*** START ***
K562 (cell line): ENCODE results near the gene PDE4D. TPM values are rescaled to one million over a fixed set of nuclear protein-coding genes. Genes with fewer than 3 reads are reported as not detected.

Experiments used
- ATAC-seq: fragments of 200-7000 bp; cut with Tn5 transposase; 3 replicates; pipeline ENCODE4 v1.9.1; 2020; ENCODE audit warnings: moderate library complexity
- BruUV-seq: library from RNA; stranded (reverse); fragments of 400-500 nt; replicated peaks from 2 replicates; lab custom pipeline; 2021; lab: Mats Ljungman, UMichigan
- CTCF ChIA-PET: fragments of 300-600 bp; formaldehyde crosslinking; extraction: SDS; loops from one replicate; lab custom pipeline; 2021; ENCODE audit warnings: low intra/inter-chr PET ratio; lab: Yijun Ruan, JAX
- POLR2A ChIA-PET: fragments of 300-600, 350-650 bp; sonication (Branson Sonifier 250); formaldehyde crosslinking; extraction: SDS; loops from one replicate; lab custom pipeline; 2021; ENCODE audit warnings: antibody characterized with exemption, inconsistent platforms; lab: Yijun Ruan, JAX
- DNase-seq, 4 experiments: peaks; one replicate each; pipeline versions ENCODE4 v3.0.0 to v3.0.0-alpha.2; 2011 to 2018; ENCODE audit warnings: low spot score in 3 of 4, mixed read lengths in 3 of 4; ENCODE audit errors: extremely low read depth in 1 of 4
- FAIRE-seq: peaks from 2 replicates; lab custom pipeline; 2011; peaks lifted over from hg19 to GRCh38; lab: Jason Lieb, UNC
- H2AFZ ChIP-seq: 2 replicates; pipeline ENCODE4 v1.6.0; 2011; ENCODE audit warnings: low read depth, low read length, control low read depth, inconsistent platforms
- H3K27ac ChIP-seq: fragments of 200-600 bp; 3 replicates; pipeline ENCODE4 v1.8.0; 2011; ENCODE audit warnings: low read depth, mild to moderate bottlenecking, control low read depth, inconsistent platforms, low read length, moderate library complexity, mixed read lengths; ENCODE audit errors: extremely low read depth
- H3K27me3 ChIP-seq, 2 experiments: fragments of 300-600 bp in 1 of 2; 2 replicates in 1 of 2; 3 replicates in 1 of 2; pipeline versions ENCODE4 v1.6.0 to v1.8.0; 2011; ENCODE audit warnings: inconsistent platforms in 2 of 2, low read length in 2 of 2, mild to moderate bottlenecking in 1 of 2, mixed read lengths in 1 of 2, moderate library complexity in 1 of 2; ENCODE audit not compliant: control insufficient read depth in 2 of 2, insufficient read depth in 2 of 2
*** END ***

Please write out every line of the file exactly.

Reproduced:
K562 (cell line): ENCODE results near the gene PDE4D. TPM values are rescaled to one million over a fixed set of nuclear protein-coding genes. Genes with fewer than 3 reads are reported as not detected.

Experiments used
- ATAC-seq: fragments of 200-7000 bp; cut with Tn5 transposase; 3 replicates; pipeline ENCODE4 v1.9.1; 2020; ENCODE audit warnings: moderate library complexity
- BruUV-seq: library from RNA; stranded (reverse); fragments of 400-500 nt; replicated peaks from 2 replicates; lab custom pipeline; 2021; lab: Mats Ljungman, UMichigan
- CTCF ChIA-PET: fragments of 300-600 bp; formaldehyde crosslinking; extraction: SDS; loops from one replicate; lab custom pipeline; 2021; ENCODE audit warnings: low intra/inter-chr PET ratio; lab: Yijun Ruan, JAX
- POLR2A ChIA-PET: fragments of 300-600, 350-650 bp; sonication (Branson Sonifier 250); formaldehyde crosslinking; extraction: SDS; loops from one replicate; lab custom pipeline; 2021; ENCODE audit warnings: antibody characterized with exemption, inconsistent platforms; lab: Yijun Ruan, JAX
- DNase-seq, 4 experiments: peaks; one replicate each; pipeline versions ENCODE4 v3.0.0 to v3.0.0-alpha.2; 2011 to 2018; ENCODE audit warnings: low spot score in 3 of 4, mixed read lengths in 3 of 4; ENCODE audit errors: extremely low read depth in 1 of 4
- FAIRE-seq: peaks from 2 replicates; lab custom pipeline; 2011; peaks lifted over from hg19 to GRCh38; lab: Jason Lieb, UNC
- H2AFZ ChIP-seq: 2 replicates; pipeline ENCODE4 v1.6.0; 2011; ENCODE audit warnings: low read depth, low read length, control low read depth, inconsistent platforms
- H3K27ac ChIP-seq: fragments of 200-600 bp; 3 replicates; pipeline ENCODE4 v1.8.0; 2011; ENCODE audit warnings: low read depth, mild to moderate bottlenecking, control low read depth, inconsistent platforms, low read length, moderate library complexity, mixed read lengths; ENCODE audit errors: extremely low read depth
- H3K27me3 ChIP-seq, 2 experiments: fragments of 300-600 bp in 1 of 2; 2 replicates in 1 of 2; 3 replicates in 1 of 2; pipeline versions ENCODE4 v1.6.0 to v1.8.0; 2011; ENCODE audit warnings: inconsistent platforms in 2 of 2, low read length in 2 of 2, mild to moderate bottlenecking in 1 of 2, mixed read lengths in 1 of 2, moderate library complexity in 1 of 2; ENCODE audit not compliant: control insufficient read depth in 2 of 2, insufficient read depth in 2 of 2